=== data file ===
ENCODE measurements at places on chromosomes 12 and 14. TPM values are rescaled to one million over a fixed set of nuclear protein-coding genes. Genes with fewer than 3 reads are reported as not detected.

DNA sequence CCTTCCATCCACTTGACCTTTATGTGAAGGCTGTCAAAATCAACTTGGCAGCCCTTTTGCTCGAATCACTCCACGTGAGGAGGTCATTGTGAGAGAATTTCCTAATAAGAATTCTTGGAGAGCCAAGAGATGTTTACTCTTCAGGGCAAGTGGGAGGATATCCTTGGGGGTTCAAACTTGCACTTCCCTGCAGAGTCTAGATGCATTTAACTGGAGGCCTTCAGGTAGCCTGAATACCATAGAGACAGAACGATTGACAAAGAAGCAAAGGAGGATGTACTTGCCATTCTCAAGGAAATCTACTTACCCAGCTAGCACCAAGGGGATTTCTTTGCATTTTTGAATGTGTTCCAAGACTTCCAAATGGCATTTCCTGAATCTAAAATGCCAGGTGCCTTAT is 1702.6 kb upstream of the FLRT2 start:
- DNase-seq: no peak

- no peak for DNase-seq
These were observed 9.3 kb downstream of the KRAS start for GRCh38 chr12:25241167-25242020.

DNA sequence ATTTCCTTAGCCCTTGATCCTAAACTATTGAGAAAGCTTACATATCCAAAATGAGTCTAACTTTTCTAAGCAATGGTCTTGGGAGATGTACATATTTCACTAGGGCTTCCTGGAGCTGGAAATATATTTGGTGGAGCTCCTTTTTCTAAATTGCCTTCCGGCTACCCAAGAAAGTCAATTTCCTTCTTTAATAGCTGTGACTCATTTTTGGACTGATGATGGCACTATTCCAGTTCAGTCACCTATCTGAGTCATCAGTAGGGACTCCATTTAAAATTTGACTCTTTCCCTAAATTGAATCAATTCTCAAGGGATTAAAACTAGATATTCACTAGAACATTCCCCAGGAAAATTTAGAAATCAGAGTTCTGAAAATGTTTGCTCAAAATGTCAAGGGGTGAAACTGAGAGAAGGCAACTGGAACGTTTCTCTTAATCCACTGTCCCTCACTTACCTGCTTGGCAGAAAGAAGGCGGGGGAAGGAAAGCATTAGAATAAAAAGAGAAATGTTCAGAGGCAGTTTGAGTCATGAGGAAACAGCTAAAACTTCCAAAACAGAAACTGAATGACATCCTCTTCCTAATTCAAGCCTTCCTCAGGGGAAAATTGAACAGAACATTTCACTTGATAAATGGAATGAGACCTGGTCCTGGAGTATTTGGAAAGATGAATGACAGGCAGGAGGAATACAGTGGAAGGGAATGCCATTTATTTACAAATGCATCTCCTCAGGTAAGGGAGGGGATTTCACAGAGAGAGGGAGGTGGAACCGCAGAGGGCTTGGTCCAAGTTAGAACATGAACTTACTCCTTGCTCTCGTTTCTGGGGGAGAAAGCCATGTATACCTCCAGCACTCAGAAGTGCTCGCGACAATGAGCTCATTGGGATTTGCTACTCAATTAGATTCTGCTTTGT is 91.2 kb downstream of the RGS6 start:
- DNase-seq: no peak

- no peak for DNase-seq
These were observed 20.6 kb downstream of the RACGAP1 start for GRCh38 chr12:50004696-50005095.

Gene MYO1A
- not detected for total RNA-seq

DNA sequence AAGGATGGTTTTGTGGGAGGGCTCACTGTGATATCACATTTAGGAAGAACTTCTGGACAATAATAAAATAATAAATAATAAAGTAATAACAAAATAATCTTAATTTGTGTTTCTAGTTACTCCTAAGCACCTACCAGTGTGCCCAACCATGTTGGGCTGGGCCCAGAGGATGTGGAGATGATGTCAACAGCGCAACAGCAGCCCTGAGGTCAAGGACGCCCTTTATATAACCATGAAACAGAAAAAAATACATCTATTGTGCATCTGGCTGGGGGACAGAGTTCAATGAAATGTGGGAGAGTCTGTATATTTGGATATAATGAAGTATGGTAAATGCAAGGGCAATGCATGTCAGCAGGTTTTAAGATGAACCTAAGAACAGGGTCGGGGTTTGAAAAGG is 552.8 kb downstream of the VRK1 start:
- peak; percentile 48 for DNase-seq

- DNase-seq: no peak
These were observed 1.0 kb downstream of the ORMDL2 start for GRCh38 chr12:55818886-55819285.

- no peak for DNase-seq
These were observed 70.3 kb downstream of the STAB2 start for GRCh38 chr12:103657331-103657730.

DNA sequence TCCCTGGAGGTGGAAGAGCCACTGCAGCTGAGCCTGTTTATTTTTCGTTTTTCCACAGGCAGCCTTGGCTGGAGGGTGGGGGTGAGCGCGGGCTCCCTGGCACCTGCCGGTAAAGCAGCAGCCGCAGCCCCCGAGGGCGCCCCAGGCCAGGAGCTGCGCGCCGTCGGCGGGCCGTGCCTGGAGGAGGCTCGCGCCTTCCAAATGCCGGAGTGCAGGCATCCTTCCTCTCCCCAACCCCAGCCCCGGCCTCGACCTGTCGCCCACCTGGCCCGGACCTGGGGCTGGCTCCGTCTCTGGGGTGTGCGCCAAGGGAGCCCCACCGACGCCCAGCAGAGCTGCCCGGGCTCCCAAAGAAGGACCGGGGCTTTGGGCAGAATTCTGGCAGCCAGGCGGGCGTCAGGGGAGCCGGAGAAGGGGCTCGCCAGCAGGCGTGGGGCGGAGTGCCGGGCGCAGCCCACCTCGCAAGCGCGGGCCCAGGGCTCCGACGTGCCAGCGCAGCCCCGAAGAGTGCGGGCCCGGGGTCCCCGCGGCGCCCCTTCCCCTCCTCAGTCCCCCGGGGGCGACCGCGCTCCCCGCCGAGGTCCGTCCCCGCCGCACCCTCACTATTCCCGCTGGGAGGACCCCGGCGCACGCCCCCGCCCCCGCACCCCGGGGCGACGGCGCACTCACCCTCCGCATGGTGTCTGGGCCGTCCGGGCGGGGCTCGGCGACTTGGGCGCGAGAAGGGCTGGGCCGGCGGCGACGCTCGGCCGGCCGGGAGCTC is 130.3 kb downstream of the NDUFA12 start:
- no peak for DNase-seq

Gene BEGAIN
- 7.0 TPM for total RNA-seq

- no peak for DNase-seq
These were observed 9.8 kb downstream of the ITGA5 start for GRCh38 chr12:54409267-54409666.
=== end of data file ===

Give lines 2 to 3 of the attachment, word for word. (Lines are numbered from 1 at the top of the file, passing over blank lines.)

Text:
DNA sequence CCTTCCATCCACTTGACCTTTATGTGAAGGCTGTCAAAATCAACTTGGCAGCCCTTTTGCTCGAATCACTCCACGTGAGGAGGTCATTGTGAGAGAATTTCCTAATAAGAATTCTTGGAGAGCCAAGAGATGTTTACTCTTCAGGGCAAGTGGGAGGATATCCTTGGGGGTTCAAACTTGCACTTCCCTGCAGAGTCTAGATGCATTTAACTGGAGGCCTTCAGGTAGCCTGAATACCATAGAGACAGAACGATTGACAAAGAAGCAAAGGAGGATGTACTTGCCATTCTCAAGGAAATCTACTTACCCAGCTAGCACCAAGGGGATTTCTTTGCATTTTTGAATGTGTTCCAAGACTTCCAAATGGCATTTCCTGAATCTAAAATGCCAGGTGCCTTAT is 1702.6 kb upstream of the FLRT2 start:
- DNase-seq: no peak